Local

October 4, 2013

Fort Irwin community, Commissary donates food to Barstow residents

Joshua Wade, a volunteer at Desert Manna in Barstow, Calif., helps to unload food donated to the non-profit by the Fort Irwin community and the Commissary, Aug. 30. Desert Manna operates a homeless shelter and food pantry. According to its Web site, the agency provides 55,000 services each year to homeless and low-income men, women, and children in the Barstow area. Its food pantry provides emergency food boxes on Saturdays from 9 a.m. to noon.

The challenge was to double the contribution of food from last year. No problem.

Cynthia Hernandez, director of the Fort Irwin Commissary, and her staff collected 14,943 pounds of food and water that was donated to the Desert Manna food pantry in Barstow, Calif., the Barstow Veterans Home, and two senior citizen homes in the same city. Last year, the Commissary gathered 6,500 pounds.

The donated food was amassed during the annual Feds Feeds Families campaign this summer and delivered Aug. 30. Hernandez’s staff loaded onto a delivery truck and van: canned food, dried food items, watermelons, potatoes and bottled water.

Customers of the Commissary purchased 210 vouchers (each under $10), with every voucher representing a paper bag of groceries. Hernandez thanked the community and leadership of Fort Irwin for supporting the campaign.

“I have an amazing, supportive community,” Hernandez said. “Thank you … I know times are tough. We tried to keep the bags under $10, so it was affordable for those who wanted to contribute.”

Hernandez credited the Commissary’s industry food partners with donating the bulk of the food. She explained that Coast Produce participated this year by donating 3,000 pounds of potatoes and 1,400 pounds of watermelon. Approximately 10,943 pounds of the collection went to Desert Manna.

Desert Manna, opened in 1989, is a non-profit organization that operates a homeless shelter and food pantry. According to its Web site, the agency provides 55,000 services each year to homeless and low-income men, women, and children in the Barstow area. Its food pantry provides emergency food boxes on Saturdays from 9 a.m. to noon.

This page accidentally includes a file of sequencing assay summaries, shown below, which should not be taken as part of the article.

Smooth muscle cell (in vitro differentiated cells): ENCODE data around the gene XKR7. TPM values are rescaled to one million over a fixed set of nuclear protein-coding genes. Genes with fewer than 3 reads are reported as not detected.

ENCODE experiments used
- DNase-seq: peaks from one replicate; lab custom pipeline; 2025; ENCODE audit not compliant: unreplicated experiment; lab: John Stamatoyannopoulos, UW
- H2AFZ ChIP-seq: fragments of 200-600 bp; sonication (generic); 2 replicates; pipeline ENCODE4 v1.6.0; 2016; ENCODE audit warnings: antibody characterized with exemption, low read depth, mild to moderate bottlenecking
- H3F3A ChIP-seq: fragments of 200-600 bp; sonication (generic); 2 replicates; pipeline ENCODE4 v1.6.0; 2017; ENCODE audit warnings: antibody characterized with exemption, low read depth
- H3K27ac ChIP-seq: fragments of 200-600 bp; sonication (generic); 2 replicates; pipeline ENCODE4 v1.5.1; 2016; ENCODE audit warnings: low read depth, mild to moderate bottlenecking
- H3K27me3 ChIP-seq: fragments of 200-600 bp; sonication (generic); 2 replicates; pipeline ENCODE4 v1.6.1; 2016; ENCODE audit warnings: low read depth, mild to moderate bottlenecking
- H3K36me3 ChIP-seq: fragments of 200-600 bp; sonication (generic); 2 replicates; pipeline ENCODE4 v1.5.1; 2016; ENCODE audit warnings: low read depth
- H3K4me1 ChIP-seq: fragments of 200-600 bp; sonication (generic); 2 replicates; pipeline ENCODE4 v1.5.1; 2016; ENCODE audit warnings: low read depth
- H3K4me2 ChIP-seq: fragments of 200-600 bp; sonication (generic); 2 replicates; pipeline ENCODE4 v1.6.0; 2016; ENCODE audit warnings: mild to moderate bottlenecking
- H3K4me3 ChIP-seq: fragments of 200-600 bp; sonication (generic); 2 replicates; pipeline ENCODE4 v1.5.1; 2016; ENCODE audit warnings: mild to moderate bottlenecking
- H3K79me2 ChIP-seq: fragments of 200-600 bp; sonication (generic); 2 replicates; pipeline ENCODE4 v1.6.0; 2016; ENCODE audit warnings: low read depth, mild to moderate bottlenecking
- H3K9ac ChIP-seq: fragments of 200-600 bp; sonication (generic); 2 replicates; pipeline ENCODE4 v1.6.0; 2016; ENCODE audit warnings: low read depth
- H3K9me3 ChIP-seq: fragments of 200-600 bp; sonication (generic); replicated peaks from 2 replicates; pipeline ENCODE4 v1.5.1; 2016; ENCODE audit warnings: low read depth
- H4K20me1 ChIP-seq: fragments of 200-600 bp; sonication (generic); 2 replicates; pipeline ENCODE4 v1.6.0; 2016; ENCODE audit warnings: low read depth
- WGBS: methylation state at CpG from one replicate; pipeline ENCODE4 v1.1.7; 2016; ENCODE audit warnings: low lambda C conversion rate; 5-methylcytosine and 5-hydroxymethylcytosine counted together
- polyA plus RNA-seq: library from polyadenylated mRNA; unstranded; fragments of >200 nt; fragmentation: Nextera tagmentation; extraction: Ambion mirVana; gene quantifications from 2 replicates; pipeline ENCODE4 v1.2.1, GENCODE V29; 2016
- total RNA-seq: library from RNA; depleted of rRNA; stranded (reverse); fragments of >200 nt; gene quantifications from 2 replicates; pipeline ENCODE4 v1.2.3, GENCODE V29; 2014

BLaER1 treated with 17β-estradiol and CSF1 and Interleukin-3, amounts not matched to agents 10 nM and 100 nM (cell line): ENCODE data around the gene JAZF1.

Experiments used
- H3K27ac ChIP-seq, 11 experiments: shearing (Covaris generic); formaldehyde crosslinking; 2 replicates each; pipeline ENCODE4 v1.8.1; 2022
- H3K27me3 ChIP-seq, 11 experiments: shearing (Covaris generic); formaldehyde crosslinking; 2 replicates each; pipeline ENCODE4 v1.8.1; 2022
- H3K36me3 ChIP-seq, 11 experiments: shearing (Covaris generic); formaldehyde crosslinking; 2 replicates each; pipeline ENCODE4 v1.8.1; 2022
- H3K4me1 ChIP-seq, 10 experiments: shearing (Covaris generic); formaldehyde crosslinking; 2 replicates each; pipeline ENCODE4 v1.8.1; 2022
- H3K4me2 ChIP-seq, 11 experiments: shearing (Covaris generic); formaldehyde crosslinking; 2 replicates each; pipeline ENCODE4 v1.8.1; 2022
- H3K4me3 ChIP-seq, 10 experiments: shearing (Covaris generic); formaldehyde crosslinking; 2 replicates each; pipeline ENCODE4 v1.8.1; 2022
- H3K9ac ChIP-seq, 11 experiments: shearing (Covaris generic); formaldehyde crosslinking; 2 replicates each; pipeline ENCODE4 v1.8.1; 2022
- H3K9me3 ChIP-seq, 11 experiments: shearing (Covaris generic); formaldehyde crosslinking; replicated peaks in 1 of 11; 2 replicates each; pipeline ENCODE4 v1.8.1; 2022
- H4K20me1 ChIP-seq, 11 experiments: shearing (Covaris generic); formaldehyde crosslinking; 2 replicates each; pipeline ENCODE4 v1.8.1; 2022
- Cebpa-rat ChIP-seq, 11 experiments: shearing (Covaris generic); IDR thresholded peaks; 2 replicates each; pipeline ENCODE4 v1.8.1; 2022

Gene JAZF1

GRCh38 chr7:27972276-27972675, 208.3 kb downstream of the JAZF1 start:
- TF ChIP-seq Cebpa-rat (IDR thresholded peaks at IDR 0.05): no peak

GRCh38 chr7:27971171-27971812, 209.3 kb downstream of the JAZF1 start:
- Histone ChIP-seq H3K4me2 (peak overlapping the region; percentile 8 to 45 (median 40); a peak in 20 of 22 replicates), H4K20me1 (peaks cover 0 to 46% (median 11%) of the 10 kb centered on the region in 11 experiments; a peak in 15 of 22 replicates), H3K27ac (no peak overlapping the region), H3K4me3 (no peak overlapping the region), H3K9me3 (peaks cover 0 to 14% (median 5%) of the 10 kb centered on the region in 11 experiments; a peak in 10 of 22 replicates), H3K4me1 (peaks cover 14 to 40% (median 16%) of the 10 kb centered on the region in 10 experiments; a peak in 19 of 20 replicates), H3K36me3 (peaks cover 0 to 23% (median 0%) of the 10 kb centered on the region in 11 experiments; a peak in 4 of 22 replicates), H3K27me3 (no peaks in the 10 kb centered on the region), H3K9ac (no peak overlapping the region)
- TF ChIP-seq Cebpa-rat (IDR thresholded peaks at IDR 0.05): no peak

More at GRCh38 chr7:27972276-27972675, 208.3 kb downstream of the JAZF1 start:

Jeannine Fikstad, Food Coordinator at Desert Manna, said the donated food would be used to augment the shelves at the pantry. She stated that because of a bad economy, other donations have slowed or stopped, making the delivery from Fort Irwin very significant. As she pointed to a can of chili and a package of pasta on the truck, she explained that those items would help feed a family.

“They can get a full meal with what’s here,” Fikstad said. “If this service was not here, there are a lot of families that would not be able to get [food].”

Brad Nottingham, on the board of directors for Desert Manna, expressed that Fort Irwin Soldiers and leadership has been very supportive of the organization for years. He said he’s had Soldiers offer to donate their time at the organization, and some have even brought their children to volunteer.

“They are so willing and able to help and to go the extra mile” Nottingham said. “We want to thank them very much for their service to our country and for service to the community. I’m proud of the service and I’m proud of the people in the service.”

Valerie Wilson, House Keeping Supervisor at the State of California Veterans Home in Barstow, praised Fort Irwin for the donation of three pallets of bottled water. She’s been serving at the facility for 18 years and described some of the ways this military installation has contributed at the home.

“Fort Irwin is magnificent,” Wilson said. “Fort Irwin has had marches to the home. Pinnacle sets up 21 trees every Christmas. We have one of the largest Veterans Day celebrations there, and Fort Irwin is a supporter.”

Hernandez explained that the Commissary helps the Veterans Home beyond the Feds Feed Families campaign. Throughout the year, the Commissary has made other donations and staff participates in activities for residents of the home.

“The Commissary is supporting a bingo night at the Veterans Home,” Hernandez said. “We’ll take care of the food and gifts, and all my management staff will run the bingo game.”

This is the second year that Commissary employees, under Hernandez’s leadership, have taken the Feds Feed Families challenge and ran with it. She expressed admiration for her staff.

“I can’t say enough about my staff,” Hernandez said. “My staff is amazing. Their hearts are huge. The ones who are retirees – this held a special place with them.”




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